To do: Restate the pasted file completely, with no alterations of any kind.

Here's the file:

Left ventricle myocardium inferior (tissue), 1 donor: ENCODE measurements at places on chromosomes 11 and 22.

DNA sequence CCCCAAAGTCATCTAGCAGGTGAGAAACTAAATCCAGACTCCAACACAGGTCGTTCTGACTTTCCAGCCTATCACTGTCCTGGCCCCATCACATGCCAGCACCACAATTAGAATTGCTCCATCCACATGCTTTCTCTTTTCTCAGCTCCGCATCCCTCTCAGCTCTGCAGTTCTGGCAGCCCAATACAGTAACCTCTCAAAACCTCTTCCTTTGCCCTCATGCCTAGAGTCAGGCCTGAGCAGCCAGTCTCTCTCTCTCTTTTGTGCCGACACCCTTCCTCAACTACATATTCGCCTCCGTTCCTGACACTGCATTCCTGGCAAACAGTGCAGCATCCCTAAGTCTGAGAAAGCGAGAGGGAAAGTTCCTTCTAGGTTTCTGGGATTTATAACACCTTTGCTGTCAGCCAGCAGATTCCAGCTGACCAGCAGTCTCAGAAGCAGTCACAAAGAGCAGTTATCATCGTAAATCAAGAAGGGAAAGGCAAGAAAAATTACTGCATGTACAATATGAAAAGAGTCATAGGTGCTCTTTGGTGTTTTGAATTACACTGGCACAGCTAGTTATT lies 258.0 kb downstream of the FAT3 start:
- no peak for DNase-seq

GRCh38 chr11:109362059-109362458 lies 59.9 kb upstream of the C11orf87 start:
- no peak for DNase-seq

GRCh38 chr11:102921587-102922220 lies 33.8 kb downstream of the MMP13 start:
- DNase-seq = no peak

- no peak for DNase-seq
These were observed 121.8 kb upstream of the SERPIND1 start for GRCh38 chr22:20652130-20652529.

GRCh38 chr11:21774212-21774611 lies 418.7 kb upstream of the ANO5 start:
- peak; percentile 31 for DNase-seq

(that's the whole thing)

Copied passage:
Left ventricle myocardium inferior (tissue), 1 donor: ENCODE measurements at places on chromosomes 11 and 22.

DNA sequence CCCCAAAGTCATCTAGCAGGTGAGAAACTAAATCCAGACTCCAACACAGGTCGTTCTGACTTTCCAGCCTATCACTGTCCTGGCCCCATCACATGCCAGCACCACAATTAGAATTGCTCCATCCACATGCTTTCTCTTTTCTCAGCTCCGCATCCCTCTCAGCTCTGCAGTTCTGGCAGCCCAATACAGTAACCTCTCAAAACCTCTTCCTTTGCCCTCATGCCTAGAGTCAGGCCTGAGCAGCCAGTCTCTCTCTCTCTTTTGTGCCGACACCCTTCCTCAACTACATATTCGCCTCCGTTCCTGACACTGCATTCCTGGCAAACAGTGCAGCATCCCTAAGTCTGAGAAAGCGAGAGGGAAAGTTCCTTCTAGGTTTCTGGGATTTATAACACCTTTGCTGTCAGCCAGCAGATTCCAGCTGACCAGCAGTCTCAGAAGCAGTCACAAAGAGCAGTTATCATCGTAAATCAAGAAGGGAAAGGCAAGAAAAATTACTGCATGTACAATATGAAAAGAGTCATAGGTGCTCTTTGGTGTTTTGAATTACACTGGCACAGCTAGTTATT lies 258.0 kb downstream of the FAT3 start:
- no peak for DNase-seq

GRCh38 chr11:109362059-109362458 lies 59.9 kb upstream of the C11orf87 start:
- no peak for DNase-seq

GRCh38 chr11:102921587-102922220 lies 33.8 kb downstream of the MMP13 start:
- DNase-seq = no peak

- no peak for DNase-seq
These were observed 121.8 kb upstream of the SERPIND1 start for GRCh38 chr22:20652130-20652529.

GRCh38 chr11:21774212-21774611 lies 418.7 kb upstream of the ANO5 start:
- peak; percentile 31 for DNase-seq